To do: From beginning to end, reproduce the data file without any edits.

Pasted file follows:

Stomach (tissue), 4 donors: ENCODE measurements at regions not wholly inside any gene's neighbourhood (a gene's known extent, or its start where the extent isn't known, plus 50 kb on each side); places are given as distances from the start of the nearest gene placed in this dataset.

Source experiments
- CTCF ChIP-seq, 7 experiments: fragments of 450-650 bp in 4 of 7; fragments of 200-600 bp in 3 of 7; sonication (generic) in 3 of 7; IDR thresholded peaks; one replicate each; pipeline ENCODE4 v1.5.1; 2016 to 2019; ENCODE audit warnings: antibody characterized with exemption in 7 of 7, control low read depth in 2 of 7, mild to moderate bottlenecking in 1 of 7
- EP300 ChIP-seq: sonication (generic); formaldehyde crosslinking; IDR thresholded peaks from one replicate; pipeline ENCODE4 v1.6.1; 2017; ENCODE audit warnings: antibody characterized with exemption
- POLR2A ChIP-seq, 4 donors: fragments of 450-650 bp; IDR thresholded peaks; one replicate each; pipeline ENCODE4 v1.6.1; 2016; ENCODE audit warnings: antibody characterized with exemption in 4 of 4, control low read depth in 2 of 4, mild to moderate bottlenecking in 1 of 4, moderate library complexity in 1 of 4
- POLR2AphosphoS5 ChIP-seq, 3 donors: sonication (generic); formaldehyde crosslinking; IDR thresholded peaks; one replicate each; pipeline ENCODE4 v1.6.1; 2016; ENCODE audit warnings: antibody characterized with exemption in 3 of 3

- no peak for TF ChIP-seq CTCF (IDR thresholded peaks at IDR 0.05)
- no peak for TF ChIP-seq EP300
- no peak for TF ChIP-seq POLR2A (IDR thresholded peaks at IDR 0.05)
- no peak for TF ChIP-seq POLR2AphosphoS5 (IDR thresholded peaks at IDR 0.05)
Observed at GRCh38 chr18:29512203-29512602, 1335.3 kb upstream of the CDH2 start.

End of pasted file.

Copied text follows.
Stomach (tissue), 4 donors: ENCODE measurements at regions not wholly inside any gene's neighbourhood (a gene's known extent, or its start where the extent isn't known, plus 50 kb on each side); places are given as distances from the start of the nearest gene placed in this dataset.

Source experiments
- CTCF ChIP-seq, 7 experiments: fragments of 450-650 bp in 4 of 7; fragments of 200-600 bp in 3 of 7; sonication (generic) in 3 of 7; IDR thresholded peaks; one replicate each; pipeline ENCODE4 v1.5.1; 2016 to 2019; ENCODE audit warnings: antibody characterized with exemption in 7 of 7, control low read depth in 2 of 7, mild to moderate bottlenecking in 1 of 7
- EP300 ChIP-seq: sonication (generic); formaldehyde crosslinking; IDR thresholded peaks from one replicate; pipeline ENCODE4 v1.6.1; 2017; ENCODE audit warnings: antibody characterized with exemption
- POLR2A ChIP-seq, 4 donors: fragments of 450-650 bp; IDR thresholded peaks; one replicate each; pipeline ENCODE4 v1.6.1; 2016; ENCODE audit warnings: antibody characterized with exemption in 4 of 4, control low read depth in 2 of 4, mild to moderate bottlenecking in 1 of 4, moderate library complexity in 1 of 4
- POLR2AphosphoS5 ChIP-seq, 3 donors: sonication (generic); formaldehyde crosslinking; IDR thresholded peaks; one replicate each; pipeline ENCODE4 v1.6.1; 2016; ENCODE audit warnings: antibody characterized with exemption in 3 of 3

- no peak for TF ChIP-seq CTCF (IDR thresholded peaks at IDR 0.05)
- no peak for TF ChIP-seq EP300
- no peak for TF ChIP-seq POLR2A (IDR thresholded peaks at IDR 0.05)
- no peak for TF ChIP-seq POLR2AphosphoS5 (IDR thresholded peaks at IDR 0.05)
Observed at GRCh38 chr18:29512203-29512602, 1335.3 kb upstream of the CDH2 start.